The young champ led New York City’s Dalton School to seven national team championships between the 3rd through 9th grades, in addition to his eight individual titles, during his time there.
At 16, Josh Waitzkin became an international master and the U.S. Junior (Under-21) Co-Champion. In that same year, Paramount Pictures released the popular movie “Searching For Bobby Fischer” based on a book by Josh’s father, Fred Waitzkin covering how Josh emerged victorious in his first National Championship.
At 17,he won the U.S. Junior Championship and placed fourth in the Under-18 World Championship in 1994.
Josh Waitzkin Chess Career : The Beginning Of The End
…Brilliant creations are often born of small errors. – Josh Waitzkin
In 1997, Josh became the spokesperson and architect of the Josh Waitzkin Academy, for Chessmaster: the largest computer chess program in the world. He began his studies at Columbia University in 1999, where he majored in philosophy.
As a young adult, Josh’s attention shifted to the martial art Taiji. In this competitive sport, he earned multiple national medals and a world champion title from 2004. Josh also became a championship coach, helping Grandmaster William C. C. Chen’s US Push Hands Team to multiple titles at the Tai Chi World Cup in Taiwan, including world titles for colleagues Jan Lucanus and Jan C. Childress.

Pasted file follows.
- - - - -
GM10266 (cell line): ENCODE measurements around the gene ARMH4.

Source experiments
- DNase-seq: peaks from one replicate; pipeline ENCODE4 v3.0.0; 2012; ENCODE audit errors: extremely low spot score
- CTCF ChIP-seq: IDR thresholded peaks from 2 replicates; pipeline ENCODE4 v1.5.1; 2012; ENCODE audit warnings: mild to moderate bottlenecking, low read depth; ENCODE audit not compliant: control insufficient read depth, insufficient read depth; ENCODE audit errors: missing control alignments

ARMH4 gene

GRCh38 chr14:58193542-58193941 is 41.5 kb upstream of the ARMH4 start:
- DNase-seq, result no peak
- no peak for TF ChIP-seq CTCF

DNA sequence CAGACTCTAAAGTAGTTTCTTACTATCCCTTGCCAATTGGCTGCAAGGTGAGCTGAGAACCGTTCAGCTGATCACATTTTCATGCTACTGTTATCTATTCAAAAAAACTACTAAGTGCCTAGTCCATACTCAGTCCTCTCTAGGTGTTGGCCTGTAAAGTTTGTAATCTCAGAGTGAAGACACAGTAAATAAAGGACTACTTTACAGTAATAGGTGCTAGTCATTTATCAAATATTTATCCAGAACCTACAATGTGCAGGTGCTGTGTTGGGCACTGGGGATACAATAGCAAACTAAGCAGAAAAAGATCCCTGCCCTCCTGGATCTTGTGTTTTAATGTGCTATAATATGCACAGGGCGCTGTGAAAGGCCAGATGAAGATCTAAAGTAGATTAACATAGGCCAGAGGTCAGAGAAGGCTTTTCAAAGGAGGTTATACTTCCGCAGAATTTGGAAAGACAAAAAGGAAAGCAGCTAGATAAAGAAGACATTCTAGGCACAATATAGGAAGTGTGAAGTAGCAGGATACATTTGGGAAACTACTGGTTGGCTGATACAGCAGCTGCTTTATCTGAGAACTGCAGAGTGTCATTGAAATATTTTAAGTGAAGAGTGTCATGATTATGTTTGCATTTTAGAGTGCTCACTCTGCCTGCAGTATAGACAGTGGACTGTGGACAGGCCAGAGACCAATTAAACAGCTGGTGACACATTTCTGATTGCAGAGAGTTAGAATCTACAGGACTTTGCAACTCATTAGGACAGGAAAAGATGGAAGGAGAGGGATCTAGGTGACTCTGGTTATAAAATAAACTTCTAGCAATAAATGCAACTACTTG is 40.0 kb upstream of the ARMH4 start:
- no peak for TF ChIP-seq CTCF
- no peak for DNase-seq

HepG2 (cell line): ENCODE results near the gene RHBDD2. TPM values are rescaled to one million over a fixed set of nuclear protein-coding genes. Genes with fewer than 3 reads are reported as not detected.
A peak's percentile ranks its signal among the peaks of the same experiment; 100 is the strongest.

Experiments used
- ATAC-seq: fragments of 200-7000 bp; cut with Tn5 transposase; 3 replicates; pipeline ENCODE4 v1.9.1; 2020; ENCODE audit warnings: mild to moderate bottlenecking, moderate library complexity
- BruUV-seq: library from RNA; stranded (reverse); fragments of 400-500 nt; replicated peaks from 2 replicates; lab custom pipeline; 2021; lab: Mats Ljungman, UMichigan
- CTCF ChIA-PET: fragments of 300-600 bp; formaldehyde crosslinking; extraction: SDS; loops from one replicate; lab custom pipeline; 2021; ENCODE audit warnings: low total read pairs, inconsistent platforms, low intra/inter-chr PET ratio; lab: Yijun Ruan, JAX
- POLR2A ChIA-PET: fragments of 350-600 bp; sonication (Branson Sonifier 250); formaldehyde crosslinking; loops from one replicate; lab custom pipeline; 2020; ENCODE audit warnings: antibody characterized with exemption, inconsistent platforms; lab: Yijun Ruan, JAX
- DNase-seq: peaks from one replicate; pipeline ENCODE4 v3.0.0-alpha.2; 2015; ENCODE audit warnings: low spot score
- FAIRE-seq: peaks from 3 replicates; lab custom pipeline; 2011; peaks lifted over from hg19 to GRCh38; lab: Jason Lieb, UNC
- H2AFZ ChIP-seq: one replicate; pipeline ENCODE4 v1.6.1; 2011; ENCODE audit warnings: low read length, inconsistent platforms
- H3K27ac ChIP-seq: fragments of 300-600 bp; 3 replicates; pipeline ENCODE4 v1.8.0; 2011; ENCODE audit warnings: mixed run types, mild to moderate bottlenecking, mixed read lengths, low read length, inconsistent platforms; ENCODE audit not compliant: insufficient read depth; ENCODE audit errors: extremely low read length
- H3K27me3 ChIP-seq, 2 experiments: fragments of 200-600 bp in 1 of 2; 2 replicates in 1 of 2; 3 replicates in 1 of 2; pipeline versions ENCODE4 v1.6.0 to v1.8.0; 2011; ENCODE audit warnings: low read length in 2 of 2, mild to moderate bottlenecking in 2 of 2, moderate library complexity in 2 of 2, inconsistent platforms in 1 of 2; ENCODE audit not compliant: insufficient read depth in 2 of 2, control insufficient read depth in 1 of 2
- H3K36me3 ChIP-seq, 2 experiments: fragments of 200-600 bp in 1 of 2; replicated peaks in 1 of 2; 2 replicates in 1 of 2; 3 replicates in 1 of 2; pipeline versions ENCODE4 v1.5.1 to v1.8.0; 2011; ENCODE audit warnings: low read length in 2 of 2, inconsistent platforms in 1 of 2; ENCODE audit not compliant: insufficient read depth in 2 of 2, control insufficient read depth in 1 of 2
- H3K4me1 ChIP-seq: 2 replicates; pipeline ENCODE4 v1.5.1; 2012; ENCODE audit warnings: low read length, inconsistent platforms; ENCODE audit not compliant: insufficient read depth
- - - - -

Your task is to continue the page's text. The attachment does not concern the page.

Josh is also the co-founder of MGInAction.com and The Marcelo Garcia Academy, a New York City-based Brazilian jiu-jitsu school.
Waitzkin is the author of two books:
- Attacking Chess: Aggressive Strategies, Inside Moves from the United States Junior Chess Champion (1995)
- The Art of Learning: An Inner Journey to Optimal Performance (2008), an autobiographical discussion of the learning process and performance psychology based on Waitzkin’s experiences in both chess and martial arts.
Now the interesting part of the story comes to this — Waitzkin hasn’t competed in a US Chess Federation event and FIDE competition since 1999. His peak rating is 2480 which was obtained in July 1998. This simply shows that he has not been playing since then. So why this? Down to our question;
Does Josh Waitzkin Still Play Chess?
As of now, Josh Waitzkin doesn’t engage in competitive chess anymore. He actually quit decades ago. But why? In an interview, Waitzkin expressed his reasons for leaving chess: